Interestingly the locations of the five forms we saw in the first chart are broadly similar in this one, even though we’re ostensibly measuring different things. This suggests that there may well be a relationship between gender/age and income/education.

We can see that the motivations associated more strongly with women are those around managing weight and improving their appearances, as well as social motivations. I should say that this is absolutely not to say that these are priorities for all female runners, the positions on the chart represent averages from my sample of almost 3,000 runners surveyed. Men are more likely to be motivated by competition (races) and exploring the outside environment.

To an extent these motivational tendencies are reflected in the forms that men and women participate in. Men are more likely to appear at a fell race or ultra marathon, both of which would often involve both competition and training in remote outdoor environments. Orienteering is the most male dominated of all the forms on the chart. Again we have a strong element of exploring the outside environment.

Women are more likely to go for OCRs (obstacle course races), which foster team spirit and camaraderie (i.e. feeding social motivations), and jogging, which is often practised to lose weight and involves no athletic competition. The location of sprinting is gendered female is harder to explain, but this may be because the sample of sprinters is relatively small, so the data may not be so reliable.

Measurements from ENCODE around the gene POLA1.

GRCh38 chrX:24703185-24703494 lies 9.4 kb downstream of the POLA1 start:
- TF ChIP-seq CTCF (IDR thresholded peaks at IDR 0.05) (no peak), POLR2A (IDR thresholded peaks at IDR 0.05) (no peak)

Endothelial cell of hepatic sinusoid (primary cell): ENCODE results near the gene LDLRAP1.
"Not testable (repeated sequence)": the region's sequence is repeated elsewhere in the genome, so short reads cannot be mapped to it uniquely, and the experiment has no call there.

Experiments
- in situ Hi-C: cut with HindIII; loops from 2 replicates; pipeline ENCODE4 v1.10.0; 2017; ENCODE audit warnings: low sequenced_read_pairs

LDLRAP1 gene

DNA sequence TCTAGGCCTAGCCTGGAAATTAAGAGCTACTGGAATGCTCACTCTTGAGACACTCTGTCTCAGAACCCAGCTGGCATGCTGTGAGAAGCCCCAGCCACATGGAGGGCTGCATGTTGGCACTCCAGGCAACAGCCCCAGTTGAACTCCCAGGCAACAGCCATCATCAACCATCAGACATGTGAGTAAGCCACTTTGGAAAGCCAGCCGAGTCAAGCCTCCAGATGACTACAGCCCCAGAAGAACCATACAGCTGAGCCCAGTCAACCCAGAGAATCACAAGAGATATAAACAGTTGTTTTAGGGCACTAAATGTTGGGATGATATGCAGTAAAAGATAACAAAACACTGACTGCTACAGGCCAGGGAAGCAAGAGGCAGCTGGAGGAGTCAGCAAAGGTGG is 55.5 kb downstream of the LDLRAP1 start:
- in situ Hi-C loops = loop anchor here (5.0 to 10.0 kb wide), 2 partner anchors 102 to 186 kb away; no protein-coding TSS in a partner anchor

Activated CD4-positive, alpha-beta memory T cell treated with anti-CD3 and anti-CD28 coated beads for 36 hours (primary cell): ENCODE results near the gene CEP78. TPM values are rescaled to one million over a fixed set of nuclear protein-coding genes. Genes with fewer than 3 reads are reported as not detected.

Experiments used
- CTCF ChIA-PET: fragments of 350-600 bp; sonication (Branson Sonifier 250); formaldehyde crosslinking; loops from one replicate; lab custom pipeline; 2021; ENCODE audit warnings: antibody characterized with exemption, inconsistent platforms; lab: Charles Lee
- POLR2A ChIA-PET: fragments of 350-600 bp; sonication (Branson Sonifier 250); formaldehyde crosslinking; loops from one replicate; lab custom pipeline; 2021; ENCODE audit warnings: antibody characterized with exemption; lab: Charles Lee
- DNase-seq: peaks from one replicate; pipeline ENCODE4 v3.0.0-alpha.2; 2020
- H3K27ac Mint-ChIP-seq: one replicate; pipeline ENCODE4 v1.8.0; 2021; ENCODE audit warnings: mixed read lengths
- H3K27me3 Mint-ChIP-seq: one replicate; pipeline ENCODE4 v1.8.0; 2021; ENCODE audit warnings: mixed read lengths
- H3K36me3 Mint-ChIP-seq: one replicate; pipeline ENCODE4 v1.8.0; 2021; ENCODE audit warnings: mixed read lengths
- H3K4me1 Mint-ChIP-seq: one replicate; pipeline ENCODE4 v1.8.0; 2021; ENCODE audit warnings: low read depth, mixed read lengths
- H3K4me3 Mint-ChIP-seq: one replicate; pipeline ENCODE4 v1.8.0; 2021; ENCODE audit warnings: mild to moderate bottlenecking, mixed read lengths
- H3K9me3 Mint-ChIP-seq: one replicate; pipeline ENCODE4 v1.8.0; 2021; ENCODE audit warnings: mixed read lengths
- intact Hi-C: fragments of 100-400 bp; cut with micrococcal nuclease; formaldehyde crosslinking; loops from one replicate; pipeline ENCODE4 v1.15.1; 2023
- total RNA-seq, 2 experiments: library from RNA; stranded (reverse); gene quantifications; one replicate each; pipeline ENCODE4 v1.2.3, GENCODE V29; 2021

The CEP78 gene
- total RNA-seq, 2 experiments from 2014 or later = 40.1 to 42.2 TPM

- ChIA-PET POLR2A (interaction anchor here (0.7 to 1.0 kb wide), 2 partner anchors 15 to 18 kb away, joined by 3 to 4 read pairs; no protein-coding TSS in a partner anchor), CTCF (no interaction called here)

In terms of age, sprinting (unsurprisingly) attracts the youngest participants, with OCRs the second youngest group. Orienteering again stands out as by far the oldest of the forms.

Almost in the middle of it all sits the half-marathon. I think this reflects the open, easy access nature of this event. For many people it may be their entry point into running, and can be run as a motivation to stick to a weight loss plan or as a highly competitive race. It appears to be the one-size-fits-all event of running, attracting a gender and age balanced participant base.

Behind the Structure

How can we explain why different sports attract different social groups? This is a difficult question, and is key to anyone interested in promoting particular forms running and broadening their appeal. There are a number of possibilities:

  1. People prefer to join up with sports that are already populated by ‘people like them’, be that class, gender or age. This is certainly true, and would help explain why social differences harden, but not how they formed in the first place. This may require a historical account of how each form of running came into being.